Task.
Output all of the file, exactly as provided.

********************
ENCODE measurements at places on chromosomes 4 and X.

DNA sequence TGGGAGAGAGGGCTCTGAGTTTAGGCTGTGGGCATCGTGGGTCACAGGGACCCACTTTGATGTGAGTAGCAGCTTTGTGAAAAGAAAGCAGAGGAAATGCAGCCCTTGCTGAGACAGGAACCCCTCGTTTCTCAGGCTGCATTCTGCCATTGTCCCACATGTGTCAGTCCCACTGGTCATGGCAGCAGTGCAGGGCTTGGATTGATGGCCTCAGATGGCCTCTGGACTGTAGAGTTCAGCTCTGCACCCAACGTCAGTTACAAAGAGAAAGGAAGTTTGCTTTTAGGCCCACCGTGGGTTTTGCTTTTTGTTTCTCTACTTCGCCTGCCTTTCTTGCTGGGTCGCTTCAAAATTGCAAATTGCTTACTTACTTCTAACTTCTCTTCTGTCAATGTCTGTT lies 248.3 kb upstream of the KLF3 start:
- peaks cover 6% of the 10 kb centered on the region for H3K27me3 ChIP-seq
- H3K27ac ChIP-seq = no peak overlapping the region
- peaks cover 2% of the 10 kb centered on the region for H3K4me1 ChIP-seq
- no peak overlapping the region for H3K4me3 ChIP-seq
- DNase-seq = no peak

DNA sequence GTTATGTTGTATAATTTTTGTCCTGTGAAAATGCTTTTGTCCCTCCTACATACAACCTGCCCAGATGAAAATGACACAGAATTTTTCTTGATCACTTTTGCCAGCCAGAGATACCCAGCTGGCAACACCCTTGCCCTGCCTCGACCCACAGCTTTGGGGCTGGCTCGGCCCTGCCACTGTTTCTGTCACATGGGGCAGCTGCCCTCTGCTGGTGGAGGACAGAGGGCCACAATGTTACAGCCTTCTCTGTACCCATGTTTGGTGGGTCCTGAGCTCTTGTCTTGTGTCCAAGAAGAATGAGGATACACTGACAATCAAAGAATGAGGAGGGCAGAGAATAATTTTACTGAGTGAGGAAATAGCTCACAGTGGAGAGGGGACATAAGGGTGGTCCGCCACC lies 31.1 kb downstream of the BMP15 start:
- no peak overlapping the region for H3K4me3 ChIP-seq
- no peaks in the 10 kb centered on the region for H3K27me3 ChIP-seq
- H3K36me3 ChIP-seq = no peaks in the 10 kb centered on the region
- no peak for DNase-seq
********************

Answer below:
ENCODE measurements at places on chromosomes 4 and X.

DNA sequence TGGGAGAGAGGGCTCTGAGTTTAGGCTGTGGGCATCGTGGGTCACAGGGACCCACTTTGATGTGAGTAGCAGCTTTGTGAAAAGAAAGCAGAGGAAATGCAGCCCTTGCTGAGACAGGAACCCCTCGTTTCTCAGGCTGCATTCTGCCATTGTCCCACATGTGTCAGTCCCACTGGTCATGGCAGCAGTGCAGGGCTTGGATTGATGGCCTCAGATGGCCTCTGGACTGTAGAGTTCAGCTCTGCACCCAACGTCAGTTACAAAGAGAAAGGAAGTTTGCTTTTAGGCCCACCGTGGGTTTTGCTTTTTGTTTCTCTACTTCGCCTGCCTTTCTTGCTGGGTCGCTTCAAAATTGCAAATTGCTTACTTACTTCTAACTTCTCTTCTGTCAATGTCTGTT lies 248.3 kb upstream of the KLF3 start:
- peaks cover 6% of the 10 kb centered on the region for H3K27me3 ChIP-seq
- H3K27ac ChIP-seq = no peak overlapping the region
- peaks cover 2% of the 10 kb centered on the region for H3K4me1 ChIP-seq
- no peak overlapping the region for H3K4me3 ChIP-seq
- DNase-seq = no peak

DNA sequence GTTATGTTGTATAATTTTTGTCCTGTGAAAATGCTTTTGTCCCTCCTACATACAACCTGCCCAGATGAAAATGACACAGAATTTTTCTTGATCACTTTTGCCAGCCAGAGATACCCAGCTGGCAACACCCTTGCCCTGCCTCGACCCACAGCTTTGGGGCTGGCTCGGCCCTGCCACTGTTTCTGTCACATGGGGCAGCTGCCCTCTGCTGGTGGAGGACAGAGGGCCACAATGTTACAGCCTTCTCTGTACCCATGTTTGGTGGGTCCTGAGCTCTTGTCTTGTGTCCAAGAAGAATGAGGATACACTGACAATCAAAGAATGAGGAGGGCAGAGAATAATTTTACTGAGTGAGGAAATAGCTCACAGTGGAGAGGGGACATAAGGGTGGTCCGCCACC lies 31.1 kb downstream of the BMP15 start:
- no peak overlapping the region for H3K4me3 ChIP-seq
- no peaks in the 10 kb centered on the region for H3K27me3 ChIP-seq
- H3K36me3 ChIP-seq = no peaks in the 10 kb centered on the region
- no peak for DNase-seq